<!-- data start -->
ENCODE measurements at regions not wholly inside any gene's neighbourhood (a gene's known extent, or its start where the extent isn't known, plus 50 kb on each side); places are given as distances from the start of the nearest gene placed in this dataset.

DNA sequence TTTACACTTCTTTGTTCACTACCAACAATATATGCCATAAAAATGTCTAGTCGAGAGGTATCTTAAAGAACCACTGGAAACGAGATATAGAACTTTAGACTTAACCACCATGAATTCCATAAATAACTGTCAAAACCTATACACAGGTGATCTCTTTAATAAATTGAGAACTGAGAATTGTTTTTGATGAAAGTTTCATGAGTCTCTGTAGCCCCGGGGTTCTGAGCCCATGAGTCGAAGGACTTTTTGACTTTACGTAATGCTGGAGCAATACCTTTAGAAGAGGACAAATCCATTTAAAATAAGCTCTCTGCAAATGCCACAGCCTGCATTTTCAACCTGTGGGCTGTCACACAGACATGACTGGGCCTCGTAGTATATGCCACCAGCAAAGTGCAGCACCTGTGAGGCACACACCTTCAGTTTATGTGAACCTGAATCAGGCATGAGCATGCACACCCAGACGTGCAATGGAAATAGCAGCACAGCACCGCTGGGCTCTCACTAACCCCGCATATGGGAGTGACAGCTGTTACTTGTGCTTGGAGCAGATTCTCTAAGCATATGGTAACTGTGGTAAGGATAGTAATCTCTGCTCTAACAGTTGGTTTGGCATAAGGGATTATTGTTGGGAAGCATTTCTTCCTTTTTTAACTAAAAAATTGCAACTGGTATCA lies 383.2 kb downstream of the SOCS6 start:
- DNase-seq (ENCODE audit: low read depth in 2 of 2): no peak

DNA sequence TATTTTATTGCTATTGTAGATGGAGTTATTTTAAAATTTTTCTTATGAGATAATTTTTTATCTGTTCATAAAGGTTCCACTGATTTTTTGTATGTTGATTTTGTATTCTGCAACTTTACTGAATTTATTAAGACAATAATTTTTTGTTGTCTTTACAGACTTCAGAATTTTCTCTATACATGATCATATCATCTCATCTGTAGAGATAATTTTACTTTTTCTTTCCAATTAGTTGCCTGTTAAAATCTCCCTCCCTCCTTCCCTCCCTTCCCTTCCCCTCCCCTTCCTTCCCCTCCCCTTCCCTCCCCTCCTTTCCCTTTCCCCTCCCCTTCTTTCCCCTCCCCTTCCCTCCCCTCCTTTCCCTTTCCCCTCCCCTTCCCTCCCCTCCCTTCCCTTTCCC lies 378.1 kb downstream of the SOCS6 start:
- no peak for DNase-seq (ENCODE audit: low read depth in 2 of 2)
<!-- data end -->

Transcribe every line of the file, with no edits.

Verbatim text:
ENCODE measurements at regions not wholly inside any gene's neighbourhood (a gene's known extent, or its start where the extent isn't known, plus 50 kb on each side); places are given as distances from the start of the nearest gene placed in this dataset.

DNA sequence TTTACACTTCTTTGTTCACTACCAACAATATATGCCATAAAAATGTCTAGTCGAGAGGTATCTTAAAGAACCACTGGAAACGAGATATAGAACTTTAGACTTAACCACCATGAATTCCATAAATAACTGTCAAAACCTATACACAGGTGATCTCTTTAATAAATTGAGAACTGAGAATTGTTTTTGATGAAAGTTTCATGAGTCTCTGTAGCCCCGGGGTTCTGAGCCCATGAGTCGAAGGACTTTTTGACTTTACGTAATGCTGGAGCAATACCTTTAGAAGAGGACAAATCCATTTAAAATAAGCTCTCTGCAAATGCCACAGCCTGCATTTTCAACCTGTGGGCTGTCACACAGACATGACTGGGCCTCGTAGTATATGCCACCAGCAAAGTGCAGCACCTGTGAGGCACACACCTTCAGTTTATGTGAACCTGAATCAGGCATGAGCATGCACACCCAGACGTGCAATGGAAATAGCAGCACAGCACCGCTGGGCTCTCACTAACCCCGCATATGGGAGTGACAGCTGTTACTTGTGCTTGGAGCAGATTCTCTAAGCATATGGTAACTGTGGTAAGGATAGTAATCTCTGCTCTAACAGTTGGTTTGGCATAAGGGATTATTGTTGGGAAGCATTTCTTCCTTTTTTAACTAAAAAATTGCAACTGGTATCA lies 383.2 kb downstream of the SOCS6 start:
- DNase-seq (ENCODE audit: low read depth in 2 of 2): no peak

DNA sequence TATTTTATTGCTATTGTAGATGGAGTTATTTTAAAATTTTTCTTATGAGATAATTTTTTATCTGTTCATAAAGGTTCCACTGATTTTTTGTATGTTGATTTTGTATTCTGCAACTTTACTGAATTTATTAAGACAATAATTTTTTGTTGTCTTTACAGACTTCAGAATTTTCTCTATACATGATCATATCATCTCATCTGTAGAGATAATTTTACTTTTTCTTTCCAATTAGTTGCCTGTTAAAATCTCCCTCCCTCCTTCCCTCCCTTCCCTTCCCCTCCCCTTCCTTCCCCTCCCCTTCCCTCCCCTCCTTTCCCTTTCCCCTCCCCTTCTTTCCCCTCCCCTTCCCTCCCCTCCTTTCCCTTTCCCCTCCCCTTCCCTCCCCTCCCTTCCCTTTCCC lies 378.1 kb downstream of the SOCS6 start:
- no peak for DNase-seq (ENCODE audit: low read depth in 2 of 2)